The Last Odyssey: A Novel (Sigma Force Novels)

Image of The Last Odyssey: A Thriller (Sigma Force Novels, 15)
Release Date: 
March 10, 2020
William Morrow
Reviewed by: 

“Make no mistake—this is what reading for pleasure is all about. The Last Odyssey is fast, fun, and thoroughly entertaining.”

Deep beneath the ice of Greenland’s Helheim Glacier, in a meltwater cavern in the Sermilik Fjord, nautical archaeologist Dr. Elena Cargill has been summoned to consult with a scientific team on an astounding discovery. Half-encased in the ice is a ninth century dhow, an ocean-going vessel that originated somewhere in the Arab world. How did it sail all the way north to Greenland, and why is it here, stranded beneath tons of glacial ice?

Boarding the boat to examine its collection of fascinating artifacts, Elena and the other scientists are suddenly attacked by unknown invaders intent on claiming the discovery for themselves. Scrambling for their lives, they inadvertently unleash destructive forces from the ancient past that threaten to obliterate everything—and everyone—around them.

Once again, Sigma Force must venture where normal humans fear to tread. To prevent a tyrant from setting off a campaign of global destruction, the team must retrace the winding homeward journey of Odysseus, assembling clues along the way from a strange, priceless artifact found in the dhow. At the end of their odyssey they’ll find the answer to the mystery—and a showdown of mythical proportions.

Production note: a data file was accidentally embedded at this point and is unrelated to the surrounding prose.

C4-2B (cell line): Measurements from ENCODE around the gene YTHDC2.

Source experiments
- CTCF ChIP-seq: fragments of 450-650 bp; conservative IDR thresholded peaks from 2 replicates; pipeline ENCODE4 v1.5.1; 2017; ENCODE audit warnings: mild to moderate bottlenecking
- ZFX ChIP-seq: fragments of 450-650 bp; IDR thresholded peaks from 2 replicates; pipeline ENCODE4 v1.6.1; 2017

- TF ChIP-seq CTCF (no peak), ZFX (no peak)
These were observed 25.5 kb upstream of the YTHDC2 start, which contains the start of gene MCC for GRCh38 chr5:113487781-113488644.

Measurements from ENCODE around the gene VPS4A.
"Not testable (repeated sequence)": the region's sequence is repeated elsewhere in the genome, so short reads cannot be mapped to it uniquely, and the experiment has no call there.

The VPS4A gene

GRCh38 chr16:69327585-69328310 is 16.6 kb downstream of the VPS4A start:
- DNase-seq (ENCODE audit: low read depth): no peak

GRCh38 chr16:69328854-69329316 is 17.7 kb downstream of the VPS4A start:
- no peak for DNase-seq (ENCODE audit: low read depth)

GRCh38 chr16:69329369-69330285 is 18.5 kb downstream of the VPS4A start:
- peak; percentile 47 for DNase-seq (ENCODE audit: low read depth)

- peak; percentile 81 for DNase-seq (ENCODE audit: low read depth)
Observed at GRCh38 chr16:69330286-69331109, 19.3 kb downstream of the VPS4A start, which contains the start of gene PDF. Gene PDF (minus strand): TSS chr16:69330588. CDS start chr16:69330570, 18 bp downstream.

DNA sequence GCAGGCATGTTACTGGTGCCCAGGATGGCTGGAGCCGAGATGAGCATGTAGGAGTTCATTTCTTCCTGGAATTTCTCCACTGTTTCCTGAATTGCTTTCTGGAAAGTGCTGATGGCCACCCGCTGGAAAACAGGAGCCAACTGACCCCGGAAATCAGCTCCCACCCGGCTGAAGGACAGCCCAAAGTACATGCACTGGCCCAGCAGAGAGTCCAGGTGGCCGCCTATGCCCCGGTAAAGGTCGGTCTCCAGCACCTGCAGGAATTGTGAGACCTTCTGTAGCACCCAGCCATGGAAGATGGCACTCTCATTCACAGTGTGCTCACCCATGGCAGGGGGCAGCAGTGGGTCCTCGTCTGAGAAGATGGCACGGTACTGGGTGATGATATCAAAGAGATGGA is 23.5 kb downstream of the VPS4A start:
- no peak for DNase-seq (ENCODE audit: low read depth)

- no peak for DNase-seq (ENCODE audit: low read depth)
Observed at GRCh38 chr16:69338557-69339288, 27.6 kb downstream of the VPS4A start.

The Last Odyssey is the latest Sigma Force tale from bestselling author James Rollins, and it pulls out all the stops. The Sigma Force characters are familiar and comfortable to readers following the series, the story is written to be read at break-neck speed, and the underpinning of legend, history, and treasure captures our interest and holds it throughout.

Within the thriller genre there’s a pocket universe of adventure/historical thrillers featuring relentless action, elaborate puzzles, treasure hunts, and clues from the past. Following in the footsteps of H. Rider Haggard, the 19th century author of King Solomon’s Mines, She, and Allan Quatermain, masters of the modern-day sub-genre such as the late Clive Cussler, Dan Brown, and Douglas Preston/Lincoln Child have treated readers to a wide range of adventures over the years. It can be argued that James Rollins has now risen to the top of the roster.

Although it will never be mistaken for a literary classic, The Last Odyssey generates plenty of interest by drawing its basic shape from a key work of classical literature, The Odyssey by Homer. For readers who may have avoided the original epic poem because of its dryness and daunting length, Rollins’s thriller makes the ancient tale not only accessible but mysteriously fascinating.

As is often the case in novels of this kind, Rollins bolsters the story with plenty of learning aids. The book is prefaced with maps, “Notes from the Historical Records,” and “Notes from the Scientific Records” so that we have a reasonable grounding in the basics that underpin the storyline.

Add in photographs of the priceless object guiding them on their journey, more maps, illustrations of key clues, and a concluding “Author’s Note to Readers: Truth or Fiction,” and we’re all set to hop on board with Grayson Pierce, Seichan, Kowalski, Maria, and the other Sigma Force team members as they set sail across the Mediterranean on a mission to rescue Elena Cargill, search for the Gates of Hell, and uncover the answers to a mystery that has persisted for centuries.

Make no mistake—this is what reading for pleasure is all about. The Last Odyssey is fast, fun, and thoroughly entertaining.